A NEW report has fuelled claims that outer towns are "carrying" the borough when it comes to housing.

A total of 971 houses need to be built in Horwich by 2036 according to the new report.

The figure, however, does not take into account the regeneration of Horwich Loco Works, which is expected to deliver more than 1,600 homes.

This is because the housing development at Rivington Chase is expected to cater for residents outside of the immediate area.

But Cllr Marie Brady, chair of the Horwich Neighbourhood Plan steering committee, said the situation is "very difficult", describing the situation as a "conundrum".

She said: “For me personally, I don’t think any particular area is carrying the borough per se. It all depends on what developers bring forward. Loco Works isn’t just for Horwich residents. It’s to cover the needs of the borough. But common sense will tell you there will be Horwich residents that are moving there as well."

The newly-elected borough councillor wants to focus on the types of houses that are needed and where they will be built.

She believes that the planning committee sent a "clear message" by throwing out plans to build 300 homes at Horwich Golf Course.

However, the decision was appealed and will be reconsidered at a public inquiry which takes place in July.

Cllr Brady believes that the borough council has already taken steps to prevent housebuilding in green spaces with its brownfield first approach.

She now wants the government to step in and make sure developers fulfil their commitments.

She said: “For me, this has to go back to government level to make a ruling that they have to develop within a set time. They can say they've started building, but what’s the penalty if they don’t? The land’s not taken."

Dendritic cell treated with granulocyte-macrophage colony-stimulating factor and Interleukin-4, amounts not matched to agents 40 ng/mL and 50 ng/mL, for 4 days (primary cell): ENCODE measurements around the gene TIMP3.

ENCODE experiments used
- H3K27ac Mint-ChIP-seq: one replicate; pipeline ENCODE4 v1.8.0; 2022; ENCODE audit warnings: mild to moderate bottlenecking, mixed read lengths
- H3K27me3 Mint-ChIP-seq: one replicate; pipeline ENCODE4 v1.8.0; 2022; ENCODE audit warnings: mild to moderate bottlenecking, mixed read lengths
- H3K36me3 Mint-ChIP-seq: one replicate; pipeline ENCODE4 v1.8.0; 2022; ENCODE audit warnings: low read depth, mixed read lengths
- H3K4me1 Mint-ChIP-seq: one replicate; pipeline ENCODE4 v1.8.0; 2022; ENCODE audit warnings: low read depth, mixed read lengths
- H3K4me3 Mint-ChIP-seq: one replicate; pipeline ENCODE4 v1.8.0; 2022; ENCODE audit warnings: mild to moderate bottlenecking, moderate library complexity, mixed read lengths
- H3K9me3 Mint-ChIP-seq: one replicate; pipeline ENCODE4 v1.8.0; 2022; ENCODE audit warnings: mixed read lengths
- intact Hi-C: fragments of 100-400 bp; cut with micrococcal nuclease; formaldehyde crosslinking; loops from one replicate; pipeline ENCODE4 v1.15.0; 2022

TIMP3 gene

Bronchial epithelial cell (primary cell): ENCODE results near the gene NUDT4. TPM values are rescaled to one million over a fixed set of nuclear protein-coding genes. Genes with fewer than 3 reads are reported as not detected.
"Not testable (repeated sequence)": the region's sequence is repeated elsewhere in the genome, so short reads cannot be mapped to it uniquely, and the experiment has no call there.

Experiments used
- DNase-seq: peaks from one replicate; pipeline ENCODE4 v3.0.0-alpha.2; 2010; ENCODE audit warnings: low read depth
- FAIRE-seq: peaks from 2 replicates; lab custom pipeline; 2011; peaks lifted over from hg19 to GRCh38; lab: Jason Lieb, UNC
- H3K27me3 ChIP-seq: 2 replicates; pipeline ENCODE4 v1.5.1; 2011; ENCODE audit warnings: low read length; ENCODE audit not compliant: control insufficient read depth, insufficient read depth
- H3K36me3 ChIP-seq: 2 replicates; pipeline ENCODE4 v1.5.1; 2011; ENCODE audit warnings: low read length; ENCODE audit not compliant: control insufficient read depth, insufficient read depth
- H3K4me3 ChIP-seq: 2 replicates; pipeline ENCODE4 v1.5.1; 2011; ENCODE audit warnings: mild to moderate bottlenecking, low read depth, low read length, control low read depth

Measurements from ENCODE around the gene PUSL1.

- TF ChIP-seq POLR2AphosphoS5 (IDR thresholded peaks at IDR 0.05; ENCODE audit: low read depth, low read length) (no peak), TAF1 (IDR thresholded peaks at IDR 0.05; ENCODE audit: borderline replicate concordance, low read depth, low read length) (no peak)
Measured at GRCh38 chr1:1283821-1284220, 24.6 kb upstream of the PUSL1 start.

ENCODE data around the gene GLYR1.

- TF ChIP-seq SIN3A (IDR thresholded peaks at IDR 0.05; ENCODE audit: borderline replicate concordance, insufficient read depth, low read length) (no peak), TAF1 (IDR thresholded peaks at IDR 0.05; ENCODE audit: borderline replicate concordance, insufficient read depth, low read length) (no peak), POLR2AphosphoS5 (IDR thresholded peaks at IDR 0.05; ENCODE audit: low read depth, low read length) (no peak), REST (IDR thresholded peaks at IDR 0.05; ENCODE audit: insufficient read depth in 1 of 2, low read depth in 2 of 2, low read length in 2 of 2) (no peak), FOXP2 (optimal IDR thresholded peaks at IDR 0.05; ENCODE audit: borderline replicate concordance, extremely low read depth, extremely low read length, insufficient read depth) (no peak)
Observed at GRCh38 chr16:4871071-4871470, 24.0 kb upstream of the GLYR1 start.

Labour councillor Kevin McKeon praised the report which highlights needs of elderly people and those in social housing.

But he wants to see more of an analysis of Horwich in the context of the region.

He said: "I’m not clear from the report if the relationship between Horwich and Greater Manchester, and indeed the rest of the region, has been sufficiently examined.”

The Horwich North East representative does not believe that Horwich is "carrying" the borough when it comes to housing.

He added: “In terms of housing allocation, national guidelines would suggest that it has to be done on a borough-wide basis or in the context of Greater Manchester, on a wider basis. Whilst the needs of people in Horwich must take priority, unfortunately they can’t be considered in isolation.”

Local Conservative councillor Susan Baines wanted to highlight the need for affordable housing in light of recently revealed child poverty figures.

The rate of child poverty in Horwich and Blackrod is 22.7 per cent while in Horwich North East it is 27.7 per cent.

The figures, provided by Child Poverty Action Group, are calculated after housing costs.

She said: "This is one area that needs to be addressed and will be a focus for the new wellbeing portfolio which I hold. Wellbeing is a salient issue for the new administration, for all wards across Bolton."